In order to evaluate actions to reduce crippling the research and monitoring program, which started in the 1990’s, has continued to be run in collaboration between Aarhus University, Aarhus University¸ the Danish Nature Agency and Norway's Environment Directorate. This research is now part of the monitoring actions of the ISMP. Outcomes of current initiatives to minimize and reduce the rate of crippling are evaluated as part of ISMP monitoring actions. The results of any assessments will be published and made available on this website.

Monitoring research
2013-15 research and results concerning wounding can be found in the Technical Report no. 70 from DCE / Aarhus University (in Danish only).

The 2016 wounding monitoring results can be found in a technical note published by the Danish Centre for Environment and Energy (in Danish only). An English summary is available here.

Updated: 12-05-2016

For further information on past research please refer to the following list of scientific papers on crippling of geese due to shotgun shooting:

  1. Madsen, J. & Noer, H. 1996: Decreased survival of pink-footed geese Anser brachyrhynchus carrying shotgun pellets. - Wildlife Biology 2: 75-82.
  2. Noer, H. & Madsen, J. 1996: Shotgun pellet loads and infliction rates in pink-footed geese Anser brachyrhynchus. - Wildlife Biology 2: 65-73.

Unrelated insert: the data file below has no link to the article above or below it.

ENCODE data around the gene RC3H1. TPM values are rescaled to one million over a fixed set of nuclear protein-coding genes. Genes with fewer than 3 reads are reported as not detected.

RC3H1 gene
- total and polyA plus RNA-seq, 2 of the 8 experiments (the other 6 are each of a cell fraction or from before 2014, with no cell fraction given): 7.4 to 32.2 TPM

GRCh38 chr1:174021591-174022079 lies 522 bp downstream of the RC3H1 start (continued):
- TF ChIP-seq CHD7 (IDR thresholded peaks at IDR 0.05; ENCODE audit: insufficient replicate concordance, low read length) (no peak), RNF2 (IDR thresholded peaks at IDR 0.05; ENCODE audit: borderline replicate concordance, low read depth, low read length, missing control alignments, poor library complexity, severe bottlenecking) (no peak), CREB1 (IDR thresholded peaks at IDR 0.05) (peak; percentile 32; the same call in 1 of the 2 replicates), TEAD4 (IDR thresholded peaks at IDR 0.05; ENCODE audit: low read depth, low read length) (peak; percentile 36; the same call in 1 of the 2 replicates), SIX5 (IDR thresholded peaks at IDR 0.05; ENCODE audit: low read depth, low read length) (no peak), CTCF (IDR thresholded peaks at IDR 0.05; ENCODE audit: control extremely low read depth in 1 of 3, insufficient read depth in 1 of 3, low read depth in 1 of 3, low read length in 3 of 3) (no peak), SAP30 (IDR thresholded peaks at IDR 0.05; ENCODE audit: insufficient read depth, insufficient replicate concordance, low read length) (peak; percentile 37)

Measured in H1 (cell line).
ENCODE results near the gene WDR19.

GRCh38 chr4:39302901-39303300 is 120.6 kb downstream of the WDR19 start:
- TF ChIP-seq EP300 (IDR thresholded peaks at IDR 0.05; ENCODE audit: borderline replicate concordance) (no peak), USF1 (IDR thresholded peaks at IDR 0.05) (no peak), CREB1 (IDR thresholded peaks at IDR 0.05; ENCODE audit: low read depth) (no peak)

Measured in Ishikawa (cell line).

3. Noer, H., Madsen, J. & Hartmann, P. 2007: Reducing wounding of game by shotgun hunting: effects of a Danish action plan on pink-footed geese. - Journal of Applied Ecology 44: 653-662.
  4. Madsen, J. & Riget, F.F. 2007: Do embedded shotgun pellets have a chronic effect on body condition of pink-footed geese? - Journal of Wildlife Management 71(5): 1427–1430.
  5. Madsen, J. 2010: Age bias in the bag of pink-footed geese Anser brachyrhynchus: influence of flocking behaviour on vulnerability. European Journal of Wildlife Research 56: 577-582.
  6. Holm, T. E., & Madsen, J. 2013: Incidence of embedded shotgun pellets and inferred hunting kill amongst Russian/Baltic Barnacle Geese Branta leucopsis. - European Journal of Wildlife Research 59: 77-80.
X-ray of pink-footed goose with embedded shotgun pellets
How crippling is defined and monitored
X-ray machine to monitor crippling in pink-footed geese
Crippling awareness and education leaflet, Denmark